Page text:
Another Constellation, and similar to what I brought myself a few months ago (click here). This reference 168.0056 dates back to ca.1972 and has the so-called C-shape case. It can be a quite confusing model, as there are a lot of variations. This particular one does not have the fluted bezel, but there’s some kind of brushed finish on there. The blue dial has a brushed effect as well, giving a nice contrast with the applied numerals and logos. The white hour and minute hand are a tad bit sporty and have this aged tritium in there. Inside, there’s the Omega caliber 1011 movement inside, with the chronometer certification. The caseback shows the observatory (like all Constellations do) with the 8 stars. This is so much value for money, and these pieces are still very much under the radar. You can wonder for how long though, as these are of excellent quality and just keep on ticking. It is a 35mm watch and wears a bit bigger on the wrist due to the case shape. Click here for the offer on this Omega Constellation.

Rolex Air-King 116900 (€5599)

The Rolex that everyone loves to hate, it seems. Not me, not us (hi Gerard!). This 40mm diameter Rolex Air-King is more serious than you might think. It seems to be a bit of a designer’s mess, with the Explorer-like numerals and the printed 5 minutes incremented numerals. But, it is linked to the Bloodhound LSR project, or was, actually. The collaboration has been discontinued and this might also imply that this Air-King will be discontinued (tip!). I have never been a fan of the Air-King to be honest, they just felt a bit too ‘simple’ in design. This Air-King 116900 is different. I just felt this watch was plain awkward when it was introduced in 2016, but I am warming up to it. It has a lot of cool specs, like the same anti-magnetic resistance as the Milgauss, due to the caliber 3131 movement (which has its own Faraday cage, unlike the more commonly used caliber 3132). The retail price of this Air-King is €5700,-, but this three-year old pre-owned watch is priced at €5599. It is one of those few Rolexes that doesn’t have a pre-owned price over its retail price (but wait for the others in this week’s pre-owned picks). This watch is high on my list. Click here for the offer on this Rolex Air-King 116900.

Rolex Explorer II 16570 (€5220)

I recently wrote an entire article on the vintage Explorer II, and why I like it so much. You can find that article here. This white Explorer II with tritium hands and tritium dial is a very nice alternative to that in my opinion. The vintage Explorer II isn’t the easiest watch to read, for instance, but also today’s going prices for those equal a nice pre-owned BMW 3-series. I like to rationalize at times, also to protect myself from being dragged in this craziness around watch collecting. The white dial Explorer II we have here is definitely in a used condition, but it all looks OK and good enough for daily wearing. The facets are still visible on the lugs, the dial and hands have their tritium luminous material and the dial doesn’t show dents or intense wear. It dates back to ca.1995 and it means it still has the lug holes but lacks the RolexRolexRolex rehaut and the flip-lock on the Oyster bracelet. If you can live with those things, it is a cool watch to have. No box and papers, meaning this watch is for wearing (like all watches are). Click here for the offer on this Rolex Explorer II 16570.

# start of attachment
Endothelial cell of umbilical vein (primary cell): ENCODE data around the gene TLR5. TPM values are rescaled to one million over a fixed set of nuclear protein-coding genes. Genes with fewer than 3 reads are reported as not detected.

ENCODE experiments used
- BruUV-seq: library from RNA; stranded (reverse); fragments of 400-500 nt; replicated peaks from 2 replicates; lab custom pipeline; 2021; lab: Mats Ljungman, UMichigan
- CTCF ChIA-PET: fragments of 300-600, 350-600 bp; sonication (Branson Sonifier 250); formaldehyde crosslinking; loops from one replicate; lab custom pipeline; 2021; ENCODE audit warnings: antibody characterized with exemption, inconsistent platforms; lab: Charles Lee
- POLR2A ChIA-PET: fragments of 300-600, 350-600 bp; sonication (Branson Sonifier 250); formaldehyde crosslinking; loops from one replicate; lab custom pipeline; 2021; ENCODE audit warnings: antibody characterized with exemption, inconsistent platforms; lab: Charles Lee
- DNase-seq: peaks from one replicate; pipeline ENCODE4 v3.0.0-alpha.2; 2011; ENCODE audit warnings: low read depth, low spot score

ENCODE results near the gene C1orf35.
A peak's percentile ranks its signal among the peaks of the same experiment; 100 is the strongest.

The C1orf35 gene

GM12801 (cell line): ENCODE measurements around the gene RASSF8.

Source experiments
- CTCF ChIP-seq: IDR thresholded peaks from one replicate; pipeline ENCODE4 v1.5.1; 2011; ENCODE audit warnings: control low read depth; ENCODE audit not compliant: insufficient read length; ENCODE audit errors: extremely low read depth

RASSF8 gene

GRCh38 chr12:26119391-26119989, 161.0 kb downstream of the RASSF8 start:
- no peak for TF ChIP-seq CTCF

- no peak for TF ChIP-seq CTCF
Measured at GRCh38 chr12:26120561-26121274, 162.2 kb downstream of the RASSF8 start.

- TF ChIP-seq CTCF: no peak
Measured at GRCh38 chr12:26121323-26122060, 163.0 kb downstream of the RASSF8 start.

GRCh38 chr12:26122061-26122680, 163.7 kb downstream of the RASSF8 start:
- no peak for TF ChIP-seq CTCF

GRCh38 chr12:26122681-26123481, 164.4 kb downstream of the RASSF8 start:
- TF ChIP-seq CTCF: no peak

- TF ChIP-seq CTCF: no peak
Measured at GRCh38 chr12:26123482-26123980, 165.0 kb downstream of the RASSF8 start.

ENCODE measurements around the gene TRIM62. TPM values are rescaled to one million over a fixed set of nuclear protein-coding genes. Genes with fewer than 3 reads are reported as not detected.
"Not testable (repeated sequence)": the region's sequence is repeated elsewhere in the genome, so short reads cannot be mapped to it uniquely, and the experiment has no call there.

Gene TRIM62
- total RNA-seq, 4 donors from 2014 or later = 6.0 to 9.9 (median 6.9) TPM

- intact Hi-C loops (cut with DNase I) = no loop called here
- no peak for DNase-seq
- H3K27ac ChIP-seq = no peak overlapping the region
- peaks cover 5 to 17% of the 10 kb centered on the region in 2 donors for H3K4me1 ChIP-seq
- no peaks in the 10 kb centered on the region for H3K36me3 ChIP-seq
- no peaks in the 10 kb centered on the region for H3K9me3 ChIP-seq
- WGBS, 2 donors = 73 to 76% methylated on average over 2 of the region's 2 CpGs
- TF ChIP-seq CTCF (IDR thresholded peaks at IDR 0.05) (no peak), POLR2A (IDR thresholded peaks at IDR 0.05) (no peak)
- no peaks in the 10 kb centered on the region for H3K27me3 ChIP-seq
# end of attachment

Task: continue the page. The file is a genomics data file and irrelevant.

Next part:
Rolex Daytona 16528 (€19999)

Here’s that expensive inclusion in this week’s Pre-Owned picks. A full gold Daytona with a price that’s even lower than some of the steel modern Rolex Daytona watches. I just can’t believe someone is willing to shell out more for a steel modern Daytona than a gold Daytona will cost you. But, that also might have to do with my love for gold for a few years. I am not a Daytona fan by any means, as I feel the design is a bit awkward on some of them (the subdials are centered higher than the center pinion, for example). This 1992 Daytona with reference 16528 would be something I’d prefer over any other ‘modern’ Daytona in steel, meaning later than 1988. This Daytona doesn’t come with box or papers, hence the price of ‘just’ €20.000 probably. Just be aware that you can’t wear a watch like this out in the open anymore in certain places. Sadly enough. Click here for the offer on this gold Rolex Daytona.

As always, with pre-owned watches, make sure to do your (own) homework. Also, feel free to make an offer on these watches (remember: these are asking prices) and discuss the warranty the seller can provide. Chrono24 offers its Trusted Checkout system, so you have proper buyer protection (more here). That said, always do your homework nevertheless. It can prevent you from a lot of frustration and ‘stuff’ you don’t want to have to deal with.

Happy Hunting!

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About the author

Robert-Jan Broer

Ever since he was a young child, Robert-Jan was drawn to watches, even though it were digital Casio and quartz Swatch models at the time. In the mid-1990s, his interest increased when he started to read about mechanical watches in… read more